Association Between Use of Acid-Suppressive Medications and Antibiotics During Infancy and Allergic Diseases in Early Childhood
SOURCE: JAMA Pediatrics 2018 (Apr 2) [Epub]
Edward Mitre, MD; Apryl Susi, MS; Laura E. Kropp, MPH
Department of Microbiology and Immunology,
F. Edward Hébert School of Medicine,
Uniformed Services University of the Health Sciences,
|A new Study reports:|
Infants who are given antacids like Zantac or Pepcid
are more likely to develop childhood allergies
FROM: TIME Magazine ~ April 2, 2018 ~ FULL TEXT
Infants who are given antacids like Zantac or Pepcid are more likely to develop childhood allergies, perhaps because these drugs may alter their gut bacteria, a new large study suggests.
Early use of antibiotics also raised the chances of allergies in the study of nearly 800,000 children.
Researchers combed the health records of kids born between 2001 and 2013 and covered by Tricare, an insurance program for active duty and retired military personnel and their families. A surprising 9 percent of the babies received antacids, reflecting the popularity of treating reflux in infancy.
Over four years, more than half of all the children developed allergies to foods or medications, rashes, asthma, hay fever or other allergic diseases. The study couldn’t prove causes, but the connection with antacids and antibiotics was striking.
For children who received an antacid during their first six months, the chances of developing a food allergy doubled; the chances of developing a severe allergic reaction called anaphylaxis or hay fever were about 50 percent higher. For babies who received antibiotics, the chances doubled for asthma and were at least 50 percent higher for hay fever and anaphylaxis.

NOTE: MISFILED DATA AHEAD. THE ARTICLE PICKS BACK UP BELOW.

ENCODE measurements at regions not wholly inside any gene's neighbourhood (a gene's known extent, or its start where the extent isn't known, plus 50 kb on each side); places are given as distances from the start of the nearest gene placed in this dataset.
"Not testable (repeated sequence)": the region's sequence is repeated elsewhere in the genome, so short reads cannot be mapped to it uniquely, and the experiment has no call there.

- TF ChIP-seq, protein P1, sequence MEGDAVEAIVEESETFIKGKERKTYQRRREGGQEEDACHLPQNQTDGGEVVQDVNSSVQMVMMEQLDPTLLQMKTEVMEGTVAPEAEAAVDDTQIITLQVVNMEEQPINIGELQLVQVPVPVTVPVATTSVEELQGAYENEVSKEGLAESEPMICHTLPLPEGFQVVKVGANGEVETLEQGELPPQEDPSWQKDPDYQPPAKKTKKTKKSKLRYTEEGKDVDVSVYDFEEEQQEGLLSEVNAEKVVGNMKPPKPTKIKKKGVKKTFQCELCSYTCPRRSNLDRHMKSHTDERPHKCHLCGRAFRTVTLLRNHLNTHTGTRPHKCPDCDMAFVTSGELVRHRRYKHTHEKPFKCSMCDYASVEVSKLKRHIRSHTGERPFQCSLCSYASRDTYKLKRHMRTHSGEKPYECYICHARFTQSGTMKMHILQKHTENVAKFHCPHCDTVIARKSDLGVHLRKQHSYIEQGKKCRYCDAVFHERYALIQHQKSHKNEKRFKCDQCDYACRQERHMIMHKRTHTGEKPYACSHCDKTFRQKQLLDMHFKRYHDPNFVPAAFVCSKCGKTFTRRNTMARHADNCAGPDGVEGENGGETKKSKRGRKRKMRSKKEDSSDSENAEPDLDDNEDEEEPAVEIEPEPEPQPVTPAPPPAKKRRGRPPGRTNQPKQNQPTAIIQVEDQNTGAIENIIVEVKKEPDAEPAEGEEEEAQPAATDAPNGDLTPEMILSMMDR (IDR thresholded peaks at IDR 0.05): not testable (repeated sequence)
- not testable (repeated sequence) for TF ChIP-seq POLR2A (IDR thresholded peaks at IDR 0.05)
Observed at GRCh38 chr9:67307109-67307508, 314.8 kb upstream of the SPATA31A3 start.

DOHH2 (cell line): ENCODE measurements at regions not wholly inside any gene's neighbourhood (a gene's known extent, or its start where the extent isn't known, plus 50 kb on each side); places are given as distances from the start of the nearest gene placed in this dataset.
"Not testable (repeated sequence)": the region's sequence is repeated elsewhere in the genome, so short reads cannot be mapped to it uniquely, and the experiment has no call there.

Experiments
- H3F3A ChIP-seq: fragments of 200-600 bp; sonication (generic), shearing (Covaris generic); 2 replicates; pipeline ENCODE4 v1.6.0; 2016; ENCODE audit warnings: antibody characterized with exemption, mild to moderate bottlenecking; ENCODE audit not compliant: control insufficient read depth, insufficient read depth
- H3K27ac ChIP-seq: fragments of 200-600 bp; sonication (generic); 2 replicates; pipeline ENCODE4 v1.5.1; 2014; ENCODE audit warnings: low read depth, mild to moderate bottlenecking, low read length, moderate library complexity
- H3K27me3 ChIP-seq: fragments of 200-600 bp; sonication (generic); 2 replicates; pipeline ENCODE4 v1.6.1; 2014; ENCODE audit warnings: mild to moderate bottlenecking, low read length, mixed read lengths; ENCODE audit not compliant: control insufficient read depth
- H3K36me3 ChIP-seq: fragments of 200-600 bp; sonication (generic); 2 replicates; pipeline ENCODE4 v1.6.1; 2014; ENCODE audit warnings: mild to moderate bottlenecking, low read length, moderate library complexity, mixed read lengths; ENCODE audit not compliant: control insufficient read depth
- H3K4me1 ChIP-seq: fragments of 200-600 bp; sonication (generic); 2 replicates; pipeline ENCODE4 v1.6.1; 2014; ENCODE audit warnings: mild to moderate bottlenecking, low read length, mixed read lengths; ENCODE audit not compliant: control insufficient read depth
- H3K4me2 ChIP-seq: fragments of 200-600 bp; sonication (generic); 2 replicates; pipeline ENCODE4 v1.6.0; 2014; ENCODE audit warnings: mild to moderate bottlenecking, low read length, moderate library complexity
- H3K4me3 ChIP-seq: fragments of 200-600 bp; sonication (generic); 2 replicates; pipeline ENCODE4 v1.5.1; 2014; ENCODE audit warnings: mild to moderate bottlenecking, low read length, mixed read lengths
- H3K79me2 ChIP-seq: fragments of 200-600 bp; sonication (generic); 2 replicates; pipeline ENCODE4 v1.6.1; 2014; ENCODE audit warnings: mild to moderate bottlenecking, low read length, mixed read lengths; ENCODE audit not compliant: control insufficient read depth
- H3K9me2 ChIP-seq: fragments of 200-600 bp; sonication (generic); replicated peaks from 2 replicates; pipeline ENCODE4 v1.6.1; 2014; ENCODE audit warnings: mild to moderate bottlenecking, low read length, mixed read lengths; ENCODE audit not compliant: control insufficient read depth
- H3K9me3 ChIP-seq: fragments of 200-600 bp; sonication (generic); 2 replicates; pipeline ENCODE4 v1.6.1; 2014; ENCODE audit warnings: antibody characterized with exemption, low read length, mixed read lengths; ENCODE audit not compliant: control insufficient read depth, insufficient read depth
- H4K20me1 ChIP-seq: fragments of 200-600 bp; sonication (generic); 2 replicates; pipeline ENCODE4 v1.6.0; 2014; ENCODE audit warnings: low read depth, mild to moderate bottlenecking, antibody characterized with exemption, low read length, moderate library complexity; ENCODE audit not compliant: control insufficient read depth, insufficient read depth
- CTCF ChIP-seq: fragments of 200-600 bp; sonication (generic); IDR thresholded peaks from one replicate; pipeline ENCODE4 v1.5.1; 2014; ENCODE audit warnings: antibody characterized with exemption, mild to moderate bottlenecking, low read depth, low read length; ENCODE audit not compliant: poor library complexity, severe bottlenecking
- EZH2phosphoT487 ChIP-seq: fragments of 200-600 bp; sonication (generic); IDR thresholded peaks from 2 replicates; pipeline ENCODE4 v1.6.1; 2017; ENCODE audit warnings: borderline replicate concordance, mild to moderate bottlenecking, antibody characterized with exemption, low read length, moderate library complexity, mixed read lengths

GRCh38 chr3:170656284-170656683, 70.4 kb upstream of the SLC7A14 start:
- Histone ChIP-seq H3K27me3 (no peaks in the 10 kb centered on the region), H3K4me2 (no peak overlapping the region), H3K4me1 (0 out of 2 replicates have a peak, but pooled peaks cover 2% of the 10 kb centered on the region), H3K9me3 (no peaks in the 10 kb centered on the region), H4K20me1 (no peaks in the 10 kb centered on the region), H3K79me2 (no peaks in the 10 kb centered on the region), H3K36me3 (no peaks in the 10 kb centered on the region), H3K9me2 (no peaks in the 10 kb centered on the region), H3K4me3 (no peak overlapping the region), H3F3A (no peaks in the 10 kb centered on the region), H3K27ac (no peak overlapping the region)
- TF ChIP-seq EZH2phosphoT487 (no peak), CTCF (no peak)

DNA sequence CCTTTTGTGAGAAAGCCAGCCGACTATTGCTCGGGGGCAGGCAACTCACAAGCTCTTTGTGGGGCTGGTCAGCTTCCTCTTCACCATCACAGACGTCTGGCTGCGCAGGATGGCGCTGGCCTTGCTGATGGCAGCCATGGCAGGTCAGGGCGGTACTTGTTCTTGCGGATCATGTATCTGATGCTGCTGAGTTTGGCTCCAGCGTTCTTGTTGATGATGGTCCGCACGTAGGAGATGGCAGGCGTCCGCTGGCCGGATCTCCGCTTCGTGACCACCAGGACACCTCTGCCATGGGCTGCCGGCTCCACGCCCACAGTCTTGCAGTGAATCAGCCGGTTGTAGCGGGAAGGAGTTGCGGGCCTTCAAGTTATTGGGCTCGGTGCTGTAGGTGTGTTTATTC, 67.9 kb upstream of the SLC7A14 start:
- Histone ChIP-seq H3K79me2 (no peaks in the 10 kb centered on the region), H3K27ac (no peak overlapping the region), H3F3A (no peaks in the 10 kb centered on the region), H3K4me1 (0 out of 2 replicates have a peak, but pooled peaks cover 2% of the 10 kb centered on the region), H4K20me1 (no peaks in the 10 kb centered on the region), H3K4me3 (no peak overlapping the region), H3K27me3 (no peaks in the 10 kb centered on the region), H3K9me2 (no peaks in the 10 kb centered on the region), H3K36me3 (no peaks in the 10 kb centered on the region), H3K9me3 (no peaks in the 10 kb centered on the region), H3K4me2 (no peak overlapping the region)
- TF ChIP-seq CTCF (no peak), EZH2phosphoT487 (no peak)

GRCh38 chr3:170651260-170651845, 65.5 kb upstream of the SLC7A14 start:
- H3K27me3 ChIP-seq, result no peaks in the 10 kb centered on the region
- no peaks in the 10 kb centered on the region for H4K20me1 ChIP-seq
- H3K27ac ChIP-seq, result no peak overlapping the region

The results were published Monday in JAMA Pediatrics.
Importance Allergic diseases are prevalent in childhood. Early exposure to medications that can alter the microbiome, including acid-suppressive medications and antibiotics, may influence the likelihood of allergy.
Objective To determine whether there is an association between the use of acid-suppressive medications or antibiotics in the first 6 months of infancy and development of allergic diseases in early childhood.
Design, Setting, and Participants A retrospective cohort study was conducted in 792,130 children who were Department of Defense TRICARE beneficiaries with a birth medical record in the Military Health System database between October 1, 2001, and September 30, 2013, with continued enrollment from within 35 days of birth until at least age 1 year. Children who had an initial birth stay of greater than 7 days or were diagnosed with any of the outcome allergic conditions within the first 6 months of life were excluded from the study. Data analysis was performed from April 15, 2015, to January 4, 2018.
Exposures Exposures were defined as having any dispensed prescription for a histamine-2 receptor antagonist (H2RA), proton pump inhibitor (PPI), or antibiotic.
Main Outcomes and Measures The main outcome was allergic disease, defined as the presence of food allergy, anaphylaxis, asthma, atopic dermatitis, allergic rhinitis, allergic conjunctivitis, urticaria, contact dermatitis, medication allergy, or other allergy.